The LD50 and LC50 values are useful in comparing the toxicity of different active ingredients as well as different formulations of the same active ingredient. The lower the LD50 value of a pesticide, the less it takes to kill 50 percent of the test population, and, therefore, the greater the acute toxicity of the chemical. Pesticides with high LD50 values are considered the least acutely toxic to humans when used according to the directions on the product label.
Acute toxicities are the basis for assigning pesticides to a toxicity category and selecting the appropriate signal word for the product label.
Pesticides that are classified as "highly toxic" on the basis of either oral, dermal, or inhalation toxicity must have the signal words DANGER and POISON (in red letters) and a graphic of a skull and crossbones prominently displayed on the package label. PELIGRO, the Spanish word for danger, must also appear on the label of highly toxic chemicals. Acute oral LD50 values for pesticide products in this group range from a trace amount to 50 mg/kg. An exposure of a few drops of a highly toxic material taken orally could be fatal to a 150-pound person.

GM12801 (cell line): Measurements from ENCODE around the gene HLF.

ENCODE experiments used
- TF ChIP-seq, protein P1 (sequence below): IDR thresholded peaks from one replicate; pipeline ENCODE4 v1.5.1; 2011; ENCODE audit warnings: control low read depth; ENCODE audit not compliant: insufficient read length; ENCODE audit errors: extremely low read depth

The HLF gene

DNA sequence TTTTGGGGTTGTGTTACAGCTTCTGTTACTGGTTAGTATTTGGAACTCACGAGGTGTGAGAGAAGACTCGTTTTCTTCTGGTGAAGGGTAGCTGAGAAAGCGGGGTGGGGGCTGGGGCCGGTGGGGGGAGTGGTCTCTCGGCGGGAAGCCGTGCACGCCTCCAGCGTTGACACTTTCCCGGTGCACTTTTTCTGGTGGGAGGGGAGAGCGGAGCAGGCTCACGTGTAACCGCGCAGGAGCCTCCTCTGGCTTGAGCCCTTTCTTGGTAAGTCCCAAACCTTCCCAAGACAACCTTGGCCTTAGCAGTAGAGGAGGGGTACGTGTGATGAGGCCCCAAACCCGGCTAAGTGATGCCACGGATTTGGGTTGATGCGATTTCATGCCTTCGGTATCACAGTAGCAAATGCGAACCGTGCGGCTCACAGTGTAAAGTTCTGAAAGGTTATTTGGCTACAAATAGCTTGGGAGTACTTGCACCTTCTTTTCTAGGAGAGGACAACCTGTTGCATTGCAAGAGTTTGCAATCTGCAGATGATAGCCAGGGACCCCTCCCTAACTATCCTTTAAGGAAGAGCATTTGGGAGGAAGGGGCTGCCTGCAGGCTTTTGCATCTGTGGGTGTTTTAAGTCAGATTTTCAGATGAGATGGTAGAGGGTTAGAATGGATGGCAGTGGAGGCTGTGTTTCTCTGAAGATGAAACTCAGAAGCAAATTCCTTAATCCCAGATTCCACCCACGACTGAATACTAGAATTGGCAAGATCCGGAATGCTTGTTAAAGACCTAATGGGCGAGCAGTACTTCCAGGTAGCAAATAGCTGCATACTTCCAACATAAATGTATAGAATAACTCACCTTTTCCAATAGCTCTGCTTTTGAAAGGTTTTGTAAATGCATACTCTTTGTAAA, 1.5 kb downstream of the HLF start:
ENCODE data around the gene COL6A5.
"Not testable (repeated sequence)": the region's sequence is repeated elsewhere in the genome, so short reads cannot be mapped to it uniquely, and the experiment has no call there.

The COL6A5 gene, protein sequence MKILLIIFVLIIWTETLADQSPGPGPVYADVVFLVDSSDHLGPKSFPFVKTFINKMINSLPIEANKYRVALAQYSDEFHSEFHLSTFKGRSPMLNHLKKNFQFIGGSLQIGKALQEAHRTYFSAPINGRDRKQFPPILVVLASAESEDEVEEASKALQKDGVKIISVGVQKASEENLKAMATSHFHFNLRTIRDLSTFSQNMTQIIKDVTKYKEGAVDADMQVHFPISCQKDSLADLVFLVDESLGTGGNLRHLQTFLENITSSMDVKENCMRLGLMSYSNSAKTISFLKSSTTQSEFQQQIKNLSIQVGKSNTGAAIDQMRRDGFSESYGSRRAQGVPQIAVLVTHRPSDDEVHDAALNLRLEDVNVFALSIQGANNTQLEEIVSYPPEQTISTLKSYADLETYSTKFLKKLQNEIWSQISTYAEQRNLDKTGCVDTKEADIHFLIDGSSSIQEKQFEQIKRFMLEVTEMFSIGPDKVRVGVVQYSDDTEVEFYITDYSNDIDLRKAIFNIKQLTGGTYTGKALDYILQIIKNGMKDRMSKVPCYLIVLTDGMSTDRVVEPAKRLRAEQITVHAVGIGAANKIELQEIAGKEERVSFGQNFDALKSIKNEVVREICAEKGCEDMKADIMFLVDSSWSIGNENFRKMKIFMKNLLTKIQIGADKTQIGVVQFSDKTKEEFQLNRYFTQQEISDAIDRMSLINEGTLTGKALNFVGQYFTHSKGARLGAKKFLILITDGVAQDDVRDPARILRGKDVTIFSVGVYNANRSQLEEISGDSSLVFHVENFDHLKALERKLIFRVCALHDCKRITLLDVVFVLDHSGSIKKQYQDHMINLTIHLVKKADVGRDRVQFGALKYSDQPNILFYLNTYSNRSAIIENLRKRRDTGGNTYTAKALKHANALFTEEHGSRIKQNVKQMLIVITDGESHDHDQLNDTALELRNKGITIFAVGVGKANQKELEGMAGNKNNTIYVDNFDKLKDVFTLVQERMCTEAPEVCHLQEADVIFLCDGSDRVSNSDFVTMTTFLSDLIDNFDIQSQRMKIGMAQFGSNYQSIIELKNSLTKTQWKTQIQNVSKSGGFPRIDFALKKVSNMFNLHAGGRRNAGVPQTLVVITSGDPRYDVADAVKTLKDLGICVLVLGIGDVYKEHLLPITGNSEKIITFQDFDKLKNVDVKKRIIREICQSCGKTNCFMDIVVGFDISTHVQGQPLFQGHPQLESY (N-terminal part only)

Some pesticide products are labeled with the signal word DANGER without the skull and crossbones symbol. A DANGER signal word does not provide information about the LD50 value of the chemical. Instead, this signal word alerts the user of potentially more severe skin or eye effects from the product (caused by its irritant or corrosive properties).
Pesticide products considered "moderately toxic" must have the signal words WARNING and AVISO (Spanish) displayed on the label. Acute oral LD50 values range from 50 to 500 mg/kg. An exposure of 1 teaspoon to 1 ounce could be fatal to a 150-pound person. Pesticide products classified as either "slightly toxic" or "relatively nontoxic" are required to have the signal word CAUTION on the pesticide label. Acute oral LD50 values are greater than 500 mg/kg.
Chronic Toxicity and Chronic Effects
Any harmful effects that occur from repeated small doses over a period of time are called chronic effects.
The chronic toxicity of a pesticide is determined by observing symptoms of test animals, which result from long-term exposure to the active ingredient.
Some of the suspected chronic effects from exposure to certain pesticides include birth defects (teratogenesis); fetal toxicity (fetotoxic effects); production of tumors (oncogenesis), either benign (noncancerous) or malignant (cancerous/carcinogenesis); genetic changes (mutagenesis); blood disorders (hemotoxic effects); nerve disorders (neurotoxic effects); and reproductive effects. The chronic toxicity of a pesticide is more difficult to determine through laboratory analysis than is acute toxicity. The product's MSDS also contains information regarding chronic symptoms of pesticide exposure.